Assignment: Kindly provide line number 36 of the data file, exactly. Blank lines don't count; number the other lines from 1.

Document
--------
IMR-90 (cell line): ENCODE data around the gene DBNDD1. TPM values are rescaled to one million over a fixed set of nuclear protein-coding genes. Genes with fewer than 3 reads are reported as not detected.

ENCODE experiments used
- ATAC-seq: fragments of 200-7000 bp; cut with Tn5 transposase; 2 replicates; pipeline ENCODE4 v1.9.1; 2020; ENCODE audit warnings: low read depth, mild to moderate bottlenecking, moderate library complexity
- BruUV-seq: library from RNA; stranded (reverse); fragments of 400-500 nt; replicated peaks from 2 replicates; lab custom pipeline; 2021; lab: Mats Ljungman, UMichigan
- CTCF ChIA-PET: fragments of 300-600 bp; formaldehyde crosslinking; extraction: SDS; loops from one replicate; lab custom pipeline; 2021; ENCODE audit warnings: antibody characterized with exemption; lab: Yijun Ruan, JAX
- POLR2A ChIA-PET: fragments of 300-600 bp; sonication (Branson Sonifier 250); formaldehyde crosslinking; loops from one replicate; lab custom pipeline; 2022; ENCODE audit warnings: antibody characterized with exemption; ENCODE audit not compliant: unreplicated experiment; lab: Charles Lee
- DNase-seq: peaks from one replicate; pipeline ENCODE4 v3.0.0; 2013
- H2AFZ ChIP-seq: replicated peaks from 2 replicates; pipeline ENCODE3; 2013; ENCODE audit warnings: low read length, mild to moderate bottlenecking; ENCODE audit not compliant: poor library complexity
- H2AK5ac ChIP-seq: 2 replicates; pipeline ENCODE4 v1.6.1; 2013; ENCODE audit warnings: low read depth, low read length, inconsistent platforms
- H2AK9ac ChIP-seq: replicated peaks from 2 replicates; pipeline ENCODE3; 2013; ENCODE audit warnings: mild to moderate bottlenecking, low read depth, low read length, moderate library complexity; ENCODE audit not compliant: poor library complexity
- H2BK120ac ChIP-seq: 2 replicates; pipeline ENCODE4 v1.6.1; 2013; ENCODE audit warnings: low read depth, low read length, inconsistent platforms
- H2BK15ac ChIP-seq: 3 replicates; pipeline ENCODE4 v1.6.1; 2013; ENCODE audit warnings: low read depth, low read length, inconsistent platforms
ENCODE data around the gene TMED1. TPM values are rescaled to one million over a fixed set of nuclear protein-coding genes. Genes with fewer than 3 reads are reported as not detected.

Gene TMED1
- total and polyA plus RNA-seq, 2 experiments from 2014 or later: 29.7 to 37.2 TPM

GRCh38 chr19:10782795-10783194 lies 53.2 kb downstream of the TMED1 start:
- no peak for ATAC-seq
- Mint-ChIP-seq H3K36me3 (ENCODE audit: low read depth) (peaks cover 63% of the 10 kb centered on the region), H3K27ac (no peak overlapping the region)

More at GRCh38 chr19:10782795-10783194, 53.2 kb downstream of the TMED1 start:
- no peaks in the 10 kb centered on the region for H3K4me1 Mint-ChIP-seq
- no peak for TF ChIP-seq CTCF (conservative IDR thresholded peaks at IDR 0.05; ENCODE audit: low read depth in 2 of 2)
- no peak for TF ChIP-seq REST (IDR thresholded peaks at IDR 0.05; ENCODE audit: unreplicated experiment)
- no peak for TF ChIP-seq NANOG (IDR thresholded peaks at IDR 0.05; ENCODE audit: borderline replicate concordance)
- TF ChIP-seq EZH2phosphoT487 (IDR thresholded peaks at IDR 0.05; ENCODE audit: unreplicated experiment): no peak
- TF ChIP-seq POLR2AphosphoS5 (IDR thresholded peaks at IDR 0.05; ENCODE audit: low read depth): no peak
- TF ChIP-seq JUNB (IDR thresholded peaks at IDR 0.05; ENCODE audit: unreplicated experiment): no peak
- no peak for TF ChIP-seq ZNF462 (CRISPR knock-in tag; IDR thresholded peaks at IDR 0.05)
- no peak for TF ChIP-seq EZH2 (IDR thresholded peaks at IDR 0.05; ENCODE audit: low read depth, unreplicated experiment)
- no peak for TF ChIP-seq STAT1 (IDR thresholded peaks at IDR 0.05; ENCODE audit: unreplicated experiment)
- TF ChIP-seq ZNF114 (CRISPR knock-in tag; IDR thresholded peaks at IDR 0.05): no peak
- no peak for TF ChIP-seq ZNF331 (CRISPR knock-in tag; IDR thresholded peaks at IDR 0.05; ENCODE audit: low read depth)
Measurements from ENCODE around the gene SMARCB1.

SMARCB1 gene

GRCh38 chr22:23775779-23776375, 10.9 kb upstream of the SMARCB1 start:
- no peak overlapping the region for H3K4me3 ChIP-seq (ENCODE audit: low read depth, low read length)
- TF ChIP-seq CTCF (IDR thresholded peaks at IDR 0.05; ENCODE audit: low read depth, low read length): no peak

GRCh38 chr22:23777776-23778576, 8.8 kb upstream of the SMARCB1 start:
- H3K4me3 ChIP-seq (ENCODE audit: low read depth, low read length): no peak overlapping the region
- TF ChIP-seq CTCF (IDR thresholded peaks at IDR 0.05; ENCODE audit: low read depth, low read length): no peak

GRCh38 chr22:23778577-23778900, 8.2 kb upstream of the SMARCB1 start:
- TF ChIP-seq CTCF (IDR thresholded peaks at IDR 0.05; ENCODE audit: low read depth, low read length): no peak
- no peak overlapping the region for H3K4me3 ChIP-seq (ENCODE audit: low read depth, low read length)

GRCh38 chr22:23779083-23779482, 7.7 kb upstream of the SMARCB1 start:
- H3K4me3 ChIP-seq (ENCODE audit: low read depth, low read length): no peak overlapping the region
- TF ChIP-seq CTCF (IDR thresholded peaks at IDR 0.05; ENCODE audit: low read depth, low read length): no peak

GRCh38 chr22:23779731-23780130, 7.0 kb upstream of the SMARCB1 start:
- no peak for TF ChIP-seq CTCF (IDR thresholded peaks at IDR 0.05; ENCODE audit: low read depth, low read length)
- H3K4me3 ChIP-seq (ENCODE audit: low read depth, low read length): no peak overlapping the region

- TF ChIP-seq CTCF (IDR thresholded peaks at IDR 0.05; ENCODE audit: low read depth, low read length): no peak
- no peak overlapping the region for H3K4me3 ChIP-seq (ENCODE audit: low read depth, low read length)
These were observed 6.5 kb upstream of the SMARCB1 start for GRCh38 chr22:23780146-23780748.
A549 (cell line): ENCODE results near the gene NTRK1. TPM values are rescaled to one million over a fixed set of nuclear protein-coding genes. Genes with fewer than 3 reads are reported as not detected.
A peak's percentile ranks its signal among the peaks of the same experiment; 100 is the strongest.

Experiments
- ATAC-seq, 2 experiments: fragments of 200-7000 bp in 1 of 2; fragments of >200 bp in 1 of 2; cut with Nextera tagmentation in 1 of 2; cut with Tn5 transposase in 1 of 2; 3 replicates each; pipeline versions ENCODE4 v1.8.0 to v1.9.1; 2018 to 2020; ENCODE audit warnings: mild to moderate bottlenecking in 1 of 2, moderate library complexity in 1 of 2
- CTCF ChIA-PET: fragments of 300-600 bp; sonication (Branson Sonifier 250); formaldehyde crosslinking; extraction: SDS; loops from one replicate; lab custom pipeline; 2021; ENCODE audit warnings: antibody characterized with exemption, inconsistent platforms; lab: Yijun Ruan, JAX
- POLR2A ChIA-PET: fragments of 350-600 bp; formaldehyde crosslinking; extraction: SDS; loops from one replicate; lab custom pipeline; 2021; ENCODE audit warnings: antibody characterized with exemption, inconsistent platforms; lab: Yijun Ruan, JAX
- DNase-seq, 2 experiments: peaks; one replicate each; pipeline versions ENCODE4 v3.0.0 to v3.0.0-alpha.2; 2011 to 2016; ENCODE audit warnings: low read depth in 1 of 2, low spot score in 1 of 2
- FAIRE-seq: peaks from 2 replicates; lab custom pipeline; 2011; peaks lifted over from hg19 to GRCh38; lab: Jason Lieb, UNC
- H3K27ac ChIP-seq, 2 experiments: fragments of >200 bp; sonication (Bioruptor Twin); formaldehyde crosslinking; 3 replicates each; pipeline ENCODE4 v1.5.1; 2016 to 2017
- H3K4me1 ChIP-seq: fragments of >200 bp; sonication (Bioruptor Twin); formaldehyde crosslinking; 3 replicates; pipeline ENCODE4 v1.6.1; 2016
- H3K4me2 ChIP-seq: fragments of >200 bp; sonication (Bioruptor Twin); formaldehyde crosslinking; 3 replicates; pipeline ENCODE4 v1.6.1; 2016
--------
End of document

- TF ChIP-seq CTCF (IDR thresholded peaks at IDR 0.05; ENCODE audit: low read depth, low read length): no peak